Franklin Templeton Debt MF Schemes: Investors Send Legal Notice to SEBI Seeking Action against Its Erring Officials, Trustees of FTML
Some investors of Franklin Templeton Mutual Fund (FTML) have sent a legal notice to market regulator Securities and Exchange Board of India (SEBI) seeking vigilance enquiry and action against officials who allowed the mutual fund to increase borrowing limits from 20% to 30% for two schemes, namely, Franklin India Low Duration Fund (FILDF) and Franklin India Short Term Income Plan (FISTIP) and to 40% from 20% in Franklin India Income Opportunities Fund (FIIOF) and in Franklin India Credit Risk Fund (FICRF).
In the notice sent through advocate Puneet Jain, the investors contend that the portfolio of the six schemes from FTML should have conformed to the scheme objectives and the harmonisation norms before the trustees seek permission for winding up under regulation 18(1s)(c).
The notice sent to SEBI chairman Ajay Tyagi, whole-time members (WTMs) G Mahalingam and Madhabi Puri Buch and SEBI's chief vigilance officer (CVO) Aarti C Srivastav, also alleges that the schemes are de-jure open; however; the trustees and FTML have kept the schemes closed de-facto. "… since the schemes can become closed only after consent under 18(15) (c), the trustees cannot be permitted to seek consent under 18(15) and SEBI needs to direct trustees of the scheme to de-facto open the schemes for all unitholders," the notice seen by Moneylife says.
Further, these investors want SEBI to direct either FTML to disgorge, or pay out by trustees of FTML, out of the property held by them in trust and redress or dispose of complaints from investors pending since long.
In relation to the closure of six debt schemes by FTML, the notice also alleges FTML's action of continued write-off of the value of securities held in the portfolio.
In the notice, Advocate Jain, who was one of the intervening lawyers before the Karnataka High Court in the FTML matter, requested SEBI to suspend and cancel registration of Franklin Templeton under regulation 68 and 75A. "Franklin Templeton has committed egregious wholesale violations of the regulations, which have been enumerated in the complaints and notices issued by my clients which are with SEBI. It is therefore imperative that SEBI takes immediate action under Regulation 68 read with Regulation 27 of the SEBI (intermediaries) Regulations, 2008 as well as Regulation 75A of the SEBI (Mutual Fund) Regulations, 1996. Continued inaction by SEBI, despite observations made by the Karnataka High Court, points to implicit complicity of SEBI and its officers with Franklin Templeton," Advocate Jain says in the notice.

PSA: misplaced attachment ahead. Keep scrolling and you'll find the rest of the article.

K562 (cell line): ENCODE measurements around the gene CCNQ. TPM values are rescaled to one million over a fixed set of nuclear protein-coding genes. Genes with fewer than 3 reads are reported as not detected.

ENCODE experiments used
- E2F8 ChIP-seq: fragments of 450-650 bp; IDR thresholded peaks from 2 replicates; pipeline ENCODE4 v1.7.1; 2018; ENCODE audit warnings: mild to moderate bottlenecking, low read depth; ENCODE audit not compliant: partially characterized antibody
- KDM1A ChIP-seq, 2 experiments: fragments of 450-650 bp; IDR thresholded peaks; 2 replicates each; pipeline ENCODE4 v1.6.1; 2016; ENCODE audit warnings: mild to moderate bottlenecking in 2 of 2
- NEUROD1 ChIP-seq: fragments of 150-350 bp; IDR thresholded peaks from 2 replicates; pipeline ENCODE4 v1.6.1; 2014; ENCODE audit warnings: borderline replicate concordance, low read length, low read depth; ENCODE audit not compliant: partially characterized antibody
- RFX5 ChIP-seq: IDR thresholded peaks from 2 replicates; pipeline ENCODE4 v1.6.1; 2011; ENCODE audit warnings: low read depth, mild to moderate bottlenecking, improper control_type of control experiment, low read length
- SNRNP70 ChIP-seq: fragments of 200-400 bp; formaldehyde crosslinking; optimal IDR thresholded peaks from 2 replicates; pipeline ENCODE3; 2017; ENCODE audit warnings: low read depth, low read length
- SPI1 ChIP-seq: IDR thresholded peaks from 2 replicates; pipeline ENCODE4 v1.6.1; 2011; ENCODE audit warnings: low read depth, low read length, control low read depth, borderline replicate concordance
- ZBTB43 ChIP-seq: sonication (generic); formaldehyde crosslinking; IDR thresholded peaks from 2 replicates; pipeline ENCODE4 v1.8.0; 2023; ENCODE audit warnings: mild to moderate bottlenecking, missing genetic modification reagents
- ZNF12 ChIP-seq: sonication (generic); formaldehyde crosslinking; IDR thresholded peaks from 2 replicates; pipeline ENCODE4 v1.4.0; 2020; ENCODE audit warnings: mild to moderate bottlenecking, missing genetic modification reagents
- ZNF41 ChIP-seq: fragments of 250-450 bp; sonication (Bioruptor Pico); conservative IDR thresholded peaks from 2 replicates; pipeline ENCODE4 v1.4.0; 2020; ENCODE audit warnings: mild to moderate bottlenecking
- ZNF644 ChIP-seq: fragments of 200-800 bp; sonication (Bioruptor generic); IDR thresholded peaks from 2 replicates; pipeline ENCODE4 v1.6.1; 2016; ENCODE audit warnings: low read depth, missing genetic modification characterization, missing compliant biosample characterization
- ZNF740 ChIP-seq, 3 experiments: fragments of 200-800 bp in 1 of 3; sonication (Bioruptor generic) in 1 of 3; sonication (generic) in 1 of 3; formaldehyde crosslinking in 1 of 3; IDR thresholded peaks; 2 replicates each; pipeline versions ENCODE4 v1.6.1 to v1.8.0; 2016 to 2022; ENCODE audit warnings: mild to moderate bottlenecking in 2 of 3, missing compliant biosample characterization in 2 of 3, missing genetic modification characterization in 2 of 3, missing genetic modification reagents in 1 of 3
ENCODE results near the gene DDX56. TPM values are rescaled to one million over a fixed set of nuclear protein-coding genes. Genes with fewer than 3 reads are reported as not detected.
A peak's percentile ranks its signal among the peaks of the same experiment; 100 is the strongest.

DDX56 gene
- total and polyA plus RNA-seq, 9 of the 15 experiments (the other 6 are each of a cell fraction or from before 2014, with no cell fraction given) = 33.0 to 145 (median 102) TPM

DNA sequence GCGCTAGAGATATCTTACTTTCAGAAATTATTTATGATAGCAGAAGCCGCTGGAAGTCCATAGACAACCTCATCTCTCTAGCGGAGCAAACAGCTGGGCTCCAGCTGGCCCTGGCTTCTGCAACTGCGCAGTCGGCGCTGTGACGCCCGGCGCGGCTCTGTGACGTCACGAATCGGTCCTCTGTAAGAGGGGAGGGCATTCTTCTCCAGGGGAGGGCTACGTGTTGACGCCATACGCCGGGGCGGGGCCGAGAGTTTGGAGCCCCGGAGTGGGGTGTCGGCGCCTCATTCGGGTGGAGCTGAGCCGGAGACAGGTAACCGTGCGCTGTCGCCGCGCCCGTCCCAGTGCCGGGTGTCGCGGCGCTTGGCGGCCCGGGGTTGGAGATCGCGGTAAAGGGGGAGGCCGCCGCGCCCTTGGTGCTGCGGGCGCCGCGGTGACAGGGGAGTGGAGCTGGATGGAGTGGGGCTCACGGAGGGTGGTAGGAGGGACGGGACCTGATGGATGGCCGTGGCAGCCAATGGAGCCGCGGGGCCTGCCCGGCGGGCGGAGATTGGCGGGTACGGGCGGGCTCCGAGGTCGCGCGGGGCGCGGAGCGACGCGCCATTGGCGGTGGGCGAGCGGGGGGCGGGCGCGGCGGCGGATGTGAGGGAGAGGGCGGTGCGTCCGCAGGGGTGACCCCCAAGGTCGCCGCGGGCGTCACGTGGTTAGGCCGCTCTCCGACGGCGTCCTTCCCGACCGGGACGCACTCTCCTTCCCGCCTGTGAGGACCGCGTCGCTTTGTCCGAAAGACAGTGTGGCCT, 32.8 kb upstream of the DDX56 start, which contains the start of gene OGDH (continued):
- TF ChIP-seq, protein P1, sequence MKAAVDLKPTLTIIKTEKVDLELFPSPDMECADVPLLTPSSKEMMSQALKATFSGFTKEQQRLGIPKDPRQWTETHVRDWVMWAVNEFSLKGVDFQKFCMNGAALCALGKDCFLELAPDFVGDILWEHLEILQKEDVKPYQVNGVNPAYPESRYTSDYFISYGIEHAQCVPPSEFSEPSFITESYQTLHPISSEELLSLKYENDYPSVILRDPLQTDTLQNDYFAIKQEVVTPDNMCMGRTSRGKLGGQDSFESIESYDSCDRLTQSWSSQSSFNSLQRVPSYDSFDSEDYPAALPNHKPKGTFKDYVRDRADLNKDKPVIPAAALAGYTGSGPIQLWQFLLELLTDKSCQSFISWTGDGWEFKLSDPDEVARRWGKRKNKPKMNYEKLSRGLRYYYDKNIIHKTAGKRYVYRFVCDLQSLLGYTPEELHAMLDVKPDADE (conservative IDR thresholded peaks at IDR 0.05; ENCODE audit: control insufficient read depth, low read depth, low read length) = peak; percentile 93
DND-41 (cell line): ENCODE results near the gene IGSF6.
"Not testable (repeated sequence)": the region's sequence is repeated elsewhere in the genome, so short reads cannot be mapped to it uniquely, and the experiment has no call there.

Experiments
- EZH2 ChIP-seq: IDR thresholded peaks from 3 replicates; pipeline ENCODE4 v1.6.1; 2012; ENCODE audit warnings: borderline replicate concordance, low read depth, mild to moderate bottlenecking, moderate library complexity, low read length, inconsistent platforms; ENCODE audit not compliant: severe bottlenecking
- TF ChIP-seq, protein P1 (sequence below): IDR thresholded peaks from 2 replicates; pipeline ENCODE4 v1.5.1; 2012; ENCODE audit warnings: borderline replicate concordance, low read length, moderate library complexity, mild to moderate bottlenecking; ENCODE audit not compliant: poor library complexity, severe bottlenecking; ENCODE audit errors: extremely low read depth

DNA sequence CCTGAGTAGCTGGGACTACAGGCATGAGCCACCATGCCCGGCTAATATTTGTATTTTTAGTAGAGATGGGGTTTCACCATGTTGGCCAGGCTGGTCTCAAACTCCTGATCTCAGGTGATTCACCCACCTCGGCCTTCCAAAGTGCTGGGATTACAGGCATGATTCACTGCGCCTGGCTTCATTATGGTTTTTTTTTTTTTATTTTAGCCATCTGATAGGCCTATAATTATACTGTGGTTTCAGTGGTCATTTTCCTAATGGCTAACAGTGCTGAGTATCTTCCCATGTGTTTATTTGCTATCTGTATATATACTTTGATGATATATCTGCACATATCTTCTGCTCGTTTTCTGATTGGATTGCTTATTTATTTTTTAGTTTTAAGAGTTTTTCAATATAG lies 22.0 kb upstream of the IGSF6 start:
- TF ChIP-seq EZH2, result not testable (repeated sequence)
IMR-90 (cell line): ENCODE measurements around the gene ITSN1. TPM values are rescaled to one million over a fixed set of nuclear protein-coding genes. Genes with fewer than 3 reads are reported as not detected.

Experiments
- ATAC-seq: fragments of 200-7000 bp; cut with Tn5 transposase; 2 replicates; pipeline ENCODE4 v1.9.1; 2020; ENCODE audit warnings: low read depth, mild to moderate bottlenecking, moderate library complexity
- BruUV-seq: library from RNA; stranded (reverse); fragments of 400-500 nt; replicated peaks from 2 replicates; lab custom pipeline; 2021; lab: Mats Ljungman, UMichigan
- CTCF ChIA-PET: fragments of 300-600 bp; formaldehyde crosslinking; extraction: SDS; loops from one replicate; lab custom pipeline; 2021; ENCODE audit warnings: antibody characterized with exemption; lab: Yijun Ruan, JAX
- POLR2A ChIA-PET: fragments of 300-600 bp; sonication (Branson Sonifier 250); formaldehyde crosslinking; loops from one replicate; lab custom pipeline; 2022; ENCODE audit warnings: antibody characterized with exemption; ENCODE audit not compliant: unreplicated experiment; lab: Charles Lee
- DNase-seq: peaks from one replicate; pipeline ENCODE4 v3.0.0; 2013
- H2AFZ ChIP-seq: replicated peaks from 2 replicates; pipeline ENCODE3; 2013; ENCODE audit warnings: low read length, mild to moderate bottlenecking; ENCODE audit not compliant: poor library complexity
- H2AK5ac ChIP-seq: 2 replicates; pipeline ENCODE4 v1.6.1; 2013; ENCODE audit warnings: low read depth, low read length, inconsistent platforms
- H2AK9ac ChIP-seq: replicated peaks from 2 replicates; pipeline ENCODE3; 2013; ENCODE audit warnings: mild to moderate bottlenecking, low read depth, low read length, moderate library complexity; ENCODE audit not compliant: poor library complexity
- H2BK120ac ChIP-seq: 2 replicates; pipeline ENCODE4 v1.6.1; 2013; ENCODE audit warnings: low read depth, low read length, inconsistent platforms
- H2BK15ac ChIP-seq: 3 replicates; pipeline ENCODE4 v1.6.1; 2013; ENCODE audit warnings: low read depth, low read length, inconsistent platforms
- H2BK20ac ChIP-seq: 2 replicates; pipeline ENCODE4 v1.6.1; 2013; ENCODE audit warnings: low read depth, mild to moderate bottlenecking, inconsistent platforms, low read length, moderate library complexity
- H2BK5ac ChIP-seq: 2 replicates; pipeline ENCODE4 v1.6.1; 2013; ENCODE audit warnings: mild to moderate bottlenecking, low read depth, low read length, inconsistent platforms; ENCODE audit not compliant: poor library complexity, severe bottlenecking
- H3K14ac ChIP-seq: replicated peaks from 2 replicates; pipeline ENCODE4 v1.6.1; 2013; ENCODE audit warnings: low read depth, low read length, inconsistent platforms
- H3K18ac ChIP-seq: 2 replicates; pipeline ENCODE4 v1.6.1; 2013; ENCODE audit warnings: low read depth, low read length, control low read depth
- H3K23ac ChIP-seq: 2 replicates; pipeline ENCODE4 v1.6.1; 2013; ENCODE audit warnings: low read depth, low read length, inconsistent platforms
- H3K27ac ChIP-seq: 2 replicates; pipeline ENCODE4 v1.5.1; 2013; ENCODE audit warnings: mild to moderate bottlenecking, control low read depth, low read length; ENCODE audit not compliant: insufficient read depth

These investors also requested SEBI to direct FTML to redeem their investments with an interest of 15% as provided in Section 53 of the mutual fund regulations on declared net asset value (NAV) as on 23 April 2020.
We sent emails to top officials or SEBI as well as FTML. However, till writing this story, we have not received any response from them. We will incorporate their response as and when we receive it.
Meanwhile, Franklin Templeton Mutual Fund has approached the Supreme Court against the Karnataka High Court's order which said that mutual fund schemes cannot be shut without the consent of the unit holders.
In a letter to the investors, Sanjay Sapre, president, Franklin Templeton Asset Management (India) Pvt Ltd, said that post the judgement of the high court, the company considered all possible options over the last few weeks to start returning money to the unit holders in the shortest possible time in an orderly manner. This included the option of seeking the unit holders' consent according to the judgment of the high court, he said.
"However, after detailed deliberations, we have determined that it will be necessary to seek judicial intervention from the Supreme Court to ensure appropriate implementation of the law in the best interest of the unit holders," Mr Sapre told the investors.
Last month, the Karnataka High Court had said the decision of Franklin Templeton to wind up the six schemes cannot be implemented unless the consent of the unit holders is obtained.
Earlier, on 23 April 2020, Franklin Templeton had announced shutting down six debt fund schemes due poor and illiquid investments amid the coronavirus crisis, leaving lakhs of investors in a lurch. The total assets under management (AUM) of the six schemes were over Rs25,000 crore, spread across Franklin India Low Duration Fund, Franklin India Dynamic Accrual Fund, Franklin India Credit Risk Fund, Franklin India Short Term Income Plan, Franklin India Ultra Short Bond Fund and Franklin India Income Opportunities Fund. (Read: Rs30,000 Crore Stuck in Franklin India Proves Why Debt MF Scheme Categories Are Not Worth the Risk)
Subsequently in May 2020, Franklin Templeton’s global CEO Jennifer M Johnson blamed markets regulator SEBI’s October 2019 decision to allow mutual funds to invest only 10% in unlisted instruments, as one of the reasons for closing down these six schemes.
A query filed under the Right to Information (RTI) also revealed that Franklin Templeton did not take any approval from the market regulator before winding up its six debt schemes. The information was sought by Ahmedabad-based Areez Khambatta, the owner of soft drink maker Rasna, and his wife, Persis Khambatta.